That was the problem with the Old Covenant made at Sinai. There was really nothing wrong with the covenant. There was something wrong with the people of Israel. At the heart of the covenant God made was the ten commandments, and at the heart of the ten commandments is the first commandment: You shall have no other gods. The people of Israel couldn’t even keep this covenanant in an external way for a month. As soon as they became afraid, or desired other things, they started setting up festivals to other gods. They did not “fear, love, and trust in God above all things.”
Israel wasn’t unique. All the pagan nations of the earth—our ancestors—worshipped false gods.
What they did in a formal way, we do in our hearts. We are anxious and afraid of other people and what they will say and do more than we fear God; we desire other things, we love other things more than we love God. And we trust what we can see, what we can feel, not the Lord and His Word.
Because Israel was like this, God promised a “new covenant.”
31 “Behold, the days are coming, declares the Lord, when I will make a new covenant with the house of Israel and the house of Judah, 32 not like the covenant that I made with their fathers on the day when I took them by the hand to bring them out of the land of Egypt, my covenant that they broke, though I was their husband, declares the Lord. 33 For this is the covenant that I will make with the house of Israel after those days, declares the Lord: I will put my law within them, and I will write it on their hearts. And I will be their God, and they shall be my people. 34 And no longer shall each one teach his neighbor and each his brother, saying, ‘Know the Lord,’ for they shall all know me, from the least of them to the greatest, declares the Lord. For I will forgive their iniquity, and I will remember their sin no more.”
In the same way also He took the cup after supper, saying, “This cup is the new covenant in My blood. Do this, as often as you drink it, in remembrance of Me.” 1 Cor. 11: 25
God is faithful to His covenant, even when Israel is unfaithful. He goes beyond the covenant in faithfulness.
Remember how Moses threw half of the blood on the altar and half on the people, and how it meant that whoever broke the covenant would die? That is the way it works with God’s Law. “The soul that sins shall die”—Ez. 18. But God is never unfaithful—we are.
Yet Jesus here makes a new covenant. Lutherans prefer to use the term testament. That is because the greek word used here usually refers to a “last will and testament”. But also because a testament simply gives—it does not ask the person it gives to do something in return.
Jesus says, This cup is the New Testament in My Blood. My blood. Not your blood. In the covenant between Israel and YHWH, all the transgressions were on the part of unfaithful Israel. They were the ones who should have had their blood shed.
Yet Jesus says His blood—God’s blood—was being shed. Yes, because God was taking on the transgressions of His covenant committed by His people. So that they might be in His presence and eat and drink eternally, and the Lord would be at peace with them and be their God.
That is what follows tonight. When we see the altar stripped bare and naked and the chancel become desolate, we see a picture of what should happen to us sinners. Instead, it happened to Jesus for you, for the forgiveness of your sins. That is why He is stripped, beaten, mocked, nailed to the cross, forsaken by God. To “forgive your iniquity”, so that your “sin will be remembered no more.”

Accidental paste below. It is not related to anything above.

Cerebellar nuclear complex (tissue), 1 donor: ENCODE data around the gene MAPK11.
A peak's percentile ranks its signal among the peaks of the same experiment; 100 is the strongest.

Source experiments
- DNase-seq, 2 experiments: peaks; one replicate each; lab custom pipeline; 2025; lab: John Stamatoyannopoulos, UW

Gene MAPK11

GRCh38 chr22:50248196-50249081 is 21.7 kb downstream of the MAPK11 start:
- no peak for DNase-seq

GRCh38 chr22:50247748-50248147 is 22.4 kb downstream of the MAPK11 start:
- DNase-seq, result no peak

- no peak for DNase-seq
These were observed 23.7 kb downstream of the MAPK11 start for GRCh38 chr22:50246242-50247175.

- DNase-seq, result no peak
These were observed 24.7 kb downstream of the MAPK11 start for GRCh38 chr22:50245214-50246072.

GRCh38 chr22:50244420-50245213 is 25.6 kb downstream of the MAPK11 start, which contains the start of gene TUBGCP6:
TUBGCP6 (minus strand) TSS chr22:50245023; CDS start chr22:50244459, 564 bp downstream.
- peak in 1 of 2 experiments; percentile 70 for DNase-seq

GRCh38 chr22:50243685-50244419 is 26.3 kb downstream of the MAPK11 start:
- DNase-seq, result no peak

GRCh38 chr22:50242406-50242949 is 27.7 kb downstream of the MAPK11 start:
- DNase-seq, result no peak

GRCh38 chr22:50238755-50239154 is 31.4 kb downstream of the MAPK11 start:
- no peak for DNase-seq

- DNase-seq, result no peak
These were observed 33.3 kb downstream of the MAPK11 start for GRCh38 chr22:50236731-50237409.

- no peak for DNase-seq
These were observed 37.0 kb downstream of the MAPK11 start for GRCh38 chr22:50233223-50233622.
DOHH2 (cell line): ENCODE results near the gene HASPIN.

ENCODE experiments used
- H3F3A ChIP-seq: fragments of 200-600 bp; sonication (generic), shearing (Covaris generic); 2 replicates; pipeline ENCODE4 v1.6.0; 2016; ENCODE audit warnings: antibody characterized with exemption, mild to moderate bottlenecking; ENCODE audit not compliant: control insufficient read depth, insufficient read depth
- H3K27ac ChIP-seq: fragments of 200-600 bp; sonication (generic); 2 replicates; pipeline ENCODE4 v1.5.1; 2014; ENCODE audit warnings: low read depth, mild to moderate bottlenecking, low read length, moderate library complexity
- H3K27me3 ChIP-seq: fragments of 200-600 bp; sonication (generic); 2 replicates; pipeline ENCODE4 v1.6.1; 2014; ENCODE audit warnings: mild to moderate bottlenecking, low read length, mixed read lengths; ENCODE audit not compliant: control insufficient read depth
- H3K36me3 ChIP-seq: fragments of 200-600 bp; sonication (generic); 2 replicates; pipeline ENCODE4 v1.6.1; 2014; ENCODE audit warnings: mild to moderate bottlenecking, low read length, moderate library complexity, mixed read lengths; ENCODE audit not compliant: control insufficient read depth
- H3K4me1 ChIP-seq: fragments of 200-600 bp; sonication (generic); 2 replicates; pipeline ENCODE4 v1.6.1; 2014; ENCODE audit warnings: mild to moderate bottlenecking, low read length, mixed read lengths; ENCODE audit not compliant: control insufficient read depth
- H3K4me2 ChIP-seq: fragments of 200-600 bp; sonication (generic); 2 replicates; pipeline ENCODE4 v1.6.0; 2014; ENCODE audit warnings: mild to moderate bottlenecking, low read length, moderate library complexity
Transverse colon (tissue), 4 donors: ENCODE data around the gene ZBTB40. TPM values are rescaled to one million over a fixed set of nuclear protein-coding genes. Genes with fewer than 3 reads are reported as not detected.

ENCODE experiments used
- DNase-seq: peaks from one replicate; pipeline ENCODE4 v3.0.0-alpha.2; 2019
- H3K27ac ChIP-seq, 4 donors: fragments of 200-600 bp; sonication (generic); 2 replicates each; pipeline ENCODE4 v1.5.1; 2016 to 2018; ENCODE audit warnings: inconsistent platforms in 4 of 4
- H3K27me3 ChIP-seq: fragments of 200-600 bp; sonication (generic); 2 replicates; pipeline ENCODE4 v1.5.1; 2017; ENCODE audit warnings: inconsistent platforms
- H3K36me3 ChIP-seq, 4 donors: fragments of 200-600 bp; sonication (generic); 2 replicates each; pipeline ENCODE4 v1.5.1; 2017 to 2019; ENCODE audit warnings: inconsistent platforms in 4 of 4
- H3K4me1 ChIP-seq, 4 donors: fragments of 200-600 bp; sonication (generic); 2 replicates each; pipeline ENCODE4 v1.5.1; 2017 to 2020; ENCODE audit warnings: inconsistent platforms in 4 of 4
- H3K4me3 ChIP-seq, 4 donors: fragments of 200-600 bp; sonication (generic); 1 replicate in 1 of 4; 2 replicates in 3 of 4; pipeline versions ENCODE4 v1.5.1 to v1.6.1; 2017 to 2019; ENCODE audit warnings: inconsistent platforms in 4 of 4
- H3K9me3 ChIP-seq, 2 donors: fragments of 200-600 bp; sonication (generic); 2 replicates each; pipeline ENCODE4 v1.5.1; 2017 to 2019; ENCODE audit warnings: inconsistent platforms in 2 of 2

That is why it is a New Testament. It is not like the old, which we broke and could not keep in the flesh. It is new. The requirements of this testament are all met by Jesus. You simply receive it.
But how do I receive it? How do I know it applies to me? How do I know God forgives me? He declares it to you in preaching; He throws the blood of the covenant on You, making You one blood with Him. He douses you in it in Baptism.
But how do I know it still applies to me, when I have sinned and turned away from Jesus after I was baptized? He absolves you at the altar tonight, by name.
Then He gives you this bread to eat, and this cup to drink; His body, which is for you, given to agony, pain, and death on the cross.
His blood, the blood of the New Testament, that seals this new relationship with God. Jesus doesn’t say, This cup symbolizes the New Testament in my blood; He says, This cup is the new Testament in my blood.
It is the blood that brings about this new relationship with God where He forgives our sins and remembers our iniquity no more. No more! Never! He never remembers it. He remembers instead the suffering of His Son for you, who bore your guilt.
He writes His law on your heart from within instead of banging it on you from without, so that you keep it willingly. He makes you know Him. The Israelites ran away from Him at Sinai, but through the blood of Jesus’ testament you know Him and want to know Him.
As often as we eat and drink this body and blood of Jesus, we proclaim His death for us.
It is a serious thing to receive it unworthily—results in death and condemnation.
What is worthiness? Not to do…since we are not capable of doing what merits communion with God. To receive. That is, to eat and drink, believing Christ’s Words: “My body, given for you. My blood shed for you.” This is what Jesus left us in the night He was betrayed– a remembrance of His own death for the ungodly. The very blood of the testament, that makes peace with God for us, given with the wine to drink.
Reformation: not a partial sacrifice to God. Not our act of remembering—how piously we receive it. It is Jesus’ testament, His pledge before dying. It is the assurance that His sufferings are for us, and they avail before God to bring us peace with Him; He “remembers our sins no more.”
Instead: “He remembers His covenant forever”—the forgiveness of sins won by the suffering of His Son.
In the name of the Father and of the Son and of the Holy Spirit.
Soli Deo Gloria